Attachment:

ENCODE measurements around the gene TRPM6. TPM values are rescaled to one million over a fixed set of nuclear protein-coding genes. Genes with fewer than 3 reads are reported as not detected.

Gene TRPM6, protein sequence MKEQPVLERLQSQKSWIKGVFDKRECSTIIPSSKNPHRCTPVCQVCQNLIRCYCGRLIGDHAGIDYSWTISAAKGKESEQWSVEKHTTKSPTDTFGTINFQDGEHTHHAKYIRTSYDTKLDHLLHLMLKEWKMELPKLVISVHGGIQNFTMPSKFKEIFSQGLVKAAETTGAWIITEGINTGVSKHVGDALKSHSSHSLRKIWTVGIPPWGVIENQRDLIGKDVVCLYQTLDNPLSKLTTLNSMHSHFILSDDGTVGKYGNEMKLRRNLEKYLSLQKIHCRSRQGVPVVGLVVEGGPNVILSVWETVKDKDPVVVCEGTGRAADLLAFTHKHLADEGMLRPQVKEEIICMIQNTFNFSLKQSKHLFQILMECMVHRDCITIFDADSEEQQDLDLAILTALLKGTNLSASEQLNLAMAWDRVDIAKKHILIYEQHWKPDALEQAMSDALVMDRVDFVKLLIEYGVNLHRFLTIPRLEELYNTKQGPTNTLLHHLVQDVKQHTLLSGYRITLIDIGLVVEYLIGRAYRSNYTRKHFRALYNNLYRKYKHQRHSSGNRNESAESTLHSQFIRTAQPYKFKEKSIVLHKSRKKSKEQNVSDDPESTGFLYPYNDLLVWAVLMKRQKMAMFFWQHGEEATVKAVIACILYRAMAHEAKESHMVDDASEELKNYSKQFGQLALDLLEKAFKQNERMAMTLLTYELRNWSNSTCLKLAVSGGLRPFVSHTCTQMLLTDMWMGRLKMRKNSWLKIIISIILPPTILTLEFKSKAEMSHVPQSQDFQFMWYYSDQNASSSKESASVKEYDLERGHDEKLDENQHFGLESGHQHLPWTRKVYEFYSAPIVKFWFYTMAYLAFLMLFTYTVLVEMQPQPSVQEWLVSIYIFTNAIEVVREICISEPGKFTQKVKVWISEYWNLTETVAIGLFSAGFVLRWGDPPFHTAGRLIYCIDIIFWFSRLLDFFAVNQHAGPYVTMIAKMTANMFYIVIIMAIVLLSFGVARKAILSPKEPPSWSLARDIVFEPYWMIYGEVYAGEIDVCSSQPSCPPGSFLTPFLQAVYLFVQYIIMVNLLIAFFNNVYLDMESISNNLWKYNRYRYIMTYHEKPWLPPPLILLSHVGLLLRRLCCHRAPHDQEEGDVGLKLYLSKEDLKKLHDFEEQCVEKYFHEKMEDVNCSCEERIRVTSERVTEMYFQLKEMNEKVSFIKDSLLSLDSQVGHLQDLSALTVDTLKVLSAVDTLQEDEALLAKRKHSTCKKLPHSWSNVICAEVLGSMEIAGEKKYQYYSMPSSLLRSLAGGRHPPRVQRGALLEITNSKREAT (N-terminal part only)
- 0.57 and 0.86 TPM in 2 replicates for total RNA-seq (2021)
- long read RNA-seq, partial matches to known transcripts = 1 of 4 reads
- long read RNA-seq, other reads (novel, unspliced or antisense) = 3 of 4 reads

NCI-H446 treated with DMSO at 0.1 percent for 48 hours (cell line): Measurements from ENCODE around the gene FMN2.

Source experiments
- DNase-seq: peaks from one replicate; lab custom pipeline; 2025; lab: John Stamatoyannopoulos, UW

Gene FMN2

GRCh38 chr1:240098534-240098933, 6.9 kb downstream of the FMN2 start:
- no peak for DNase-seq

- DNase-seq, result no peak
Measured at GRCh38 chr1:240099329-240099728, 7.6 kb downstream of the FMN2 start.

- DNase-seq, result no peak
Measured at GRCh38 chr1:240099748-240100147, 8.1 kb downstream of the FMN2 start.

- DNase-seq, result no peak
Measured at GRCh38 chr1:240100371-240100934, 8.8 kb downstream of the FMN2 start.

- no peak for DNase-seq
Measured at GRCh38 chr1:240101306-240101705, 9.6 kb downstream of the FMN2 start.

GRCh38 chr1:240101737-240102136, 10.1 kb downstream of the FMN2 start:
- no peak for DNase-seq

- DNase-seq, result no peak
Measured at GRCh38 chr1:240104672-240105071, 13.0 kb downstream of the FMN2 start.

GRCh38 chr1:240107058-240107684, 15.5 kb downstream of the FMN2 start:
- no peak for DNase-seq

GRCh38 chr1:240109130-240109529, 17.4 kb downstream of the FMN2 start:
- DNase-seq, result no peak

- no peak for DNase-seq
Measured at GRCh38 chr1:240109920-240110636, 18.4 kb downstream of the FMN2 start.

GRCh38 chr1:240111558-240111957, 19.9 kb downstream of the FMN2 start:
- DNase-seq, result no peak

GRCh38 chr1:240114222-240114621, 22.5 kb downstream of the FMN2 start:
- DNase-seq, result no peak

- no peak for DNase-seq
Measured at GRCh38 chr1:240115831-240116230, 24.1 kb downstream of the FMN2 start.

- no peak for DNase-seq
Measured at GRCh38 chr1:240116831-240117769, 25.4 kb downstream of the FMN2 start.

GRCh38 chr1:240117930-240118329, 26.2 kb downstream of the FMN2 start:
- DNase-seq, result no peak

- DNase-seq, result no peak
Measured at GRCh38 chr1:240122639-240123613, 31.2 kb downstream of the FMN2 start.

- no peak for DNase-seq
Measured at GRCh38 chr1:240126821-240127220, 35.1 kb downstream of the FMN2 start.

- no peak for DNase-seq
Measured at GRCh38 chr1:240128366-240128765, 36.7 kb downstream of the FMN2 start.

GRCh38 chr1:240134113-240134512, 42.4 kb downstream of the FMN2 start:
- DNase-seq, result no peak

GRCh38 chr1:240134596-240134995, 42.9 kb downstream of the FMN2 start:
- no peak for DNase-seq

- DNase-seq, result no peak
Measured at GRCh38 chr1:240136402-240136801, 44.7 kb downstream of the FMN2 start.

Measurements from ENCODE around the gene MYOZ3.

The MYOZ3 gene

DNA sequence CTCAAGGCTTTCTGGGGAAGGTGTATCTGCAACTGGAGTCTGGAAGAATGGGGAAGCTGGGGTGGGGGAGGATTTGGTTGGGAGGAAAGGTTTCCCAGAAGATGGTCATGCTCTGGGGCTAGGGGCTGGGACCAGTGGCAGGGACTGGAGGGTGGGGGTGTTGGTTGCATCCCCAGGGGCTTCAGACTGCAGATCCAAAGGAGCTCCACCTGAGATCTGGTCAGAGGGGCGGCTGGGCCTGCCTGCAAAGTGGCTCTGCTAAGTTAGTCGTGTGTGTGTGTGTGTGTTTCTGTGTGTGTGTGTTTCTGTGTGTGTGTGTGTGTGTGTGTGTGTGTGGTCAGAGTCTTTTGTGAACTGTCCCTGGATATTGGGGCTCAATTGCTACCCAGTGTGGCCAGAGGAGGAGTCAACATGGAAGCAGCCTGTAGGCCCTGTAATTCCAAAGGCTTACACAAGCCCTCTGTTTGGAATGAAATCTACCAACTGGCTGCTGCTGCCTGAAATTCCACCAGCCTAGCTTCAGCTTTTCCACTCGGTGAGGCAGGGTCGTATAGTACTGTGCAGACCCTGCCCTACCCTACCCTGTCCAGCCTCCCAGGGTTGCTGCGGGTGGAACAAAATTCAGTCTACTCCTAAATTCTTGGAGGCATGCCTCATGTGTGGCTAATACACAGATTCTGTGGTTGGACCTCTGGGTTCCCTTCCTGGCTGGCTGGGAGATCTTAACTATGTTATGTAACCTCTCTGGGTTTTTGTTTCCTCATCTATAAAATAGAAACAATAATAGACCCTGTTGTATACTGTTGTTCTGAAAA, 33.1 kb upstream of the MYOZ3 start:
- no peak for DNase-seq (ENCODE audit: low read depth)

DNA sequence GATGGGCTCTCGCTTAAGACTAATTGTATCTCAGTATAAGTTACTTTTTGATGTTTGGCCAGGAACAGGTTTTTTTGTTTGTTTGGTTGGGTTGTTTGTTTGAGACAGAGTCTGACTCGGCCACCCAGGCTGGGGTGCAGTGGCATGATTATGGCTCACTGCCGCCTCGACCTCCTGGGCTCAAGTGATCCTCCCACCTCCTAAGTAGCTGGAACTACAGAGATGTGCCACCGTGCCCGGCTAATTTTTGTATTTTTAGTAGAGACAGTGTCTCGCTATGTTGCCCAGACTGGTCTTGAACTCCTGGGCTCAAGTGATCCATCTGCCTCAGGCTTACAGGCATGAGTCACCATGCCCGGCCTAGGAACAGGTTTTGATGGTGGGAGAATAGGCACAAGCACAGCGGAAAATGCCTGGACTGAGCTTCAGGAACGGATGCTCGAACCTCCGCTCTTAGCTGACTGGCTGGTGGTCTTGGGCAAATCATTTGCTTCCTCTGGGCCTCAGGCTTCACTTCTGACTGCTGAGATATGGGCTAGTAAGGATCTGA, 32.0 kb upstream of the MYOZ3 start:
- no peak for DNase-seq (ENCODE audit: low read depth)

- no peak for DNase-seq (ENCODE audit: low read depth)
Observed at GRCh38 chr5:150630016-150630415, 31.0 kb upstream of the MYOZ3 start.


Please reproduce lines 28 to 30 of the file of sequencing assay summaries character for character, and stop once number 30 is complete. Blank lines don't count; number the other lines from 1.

- no peak for DNase-seq
Measured at GRCh38 chr1:240109920-240110636, 18.4 kb downstream of the FMN2 start.

GRCh38 chr1:240111558-240111957, 19.9 kb downstream of the FMN2 start: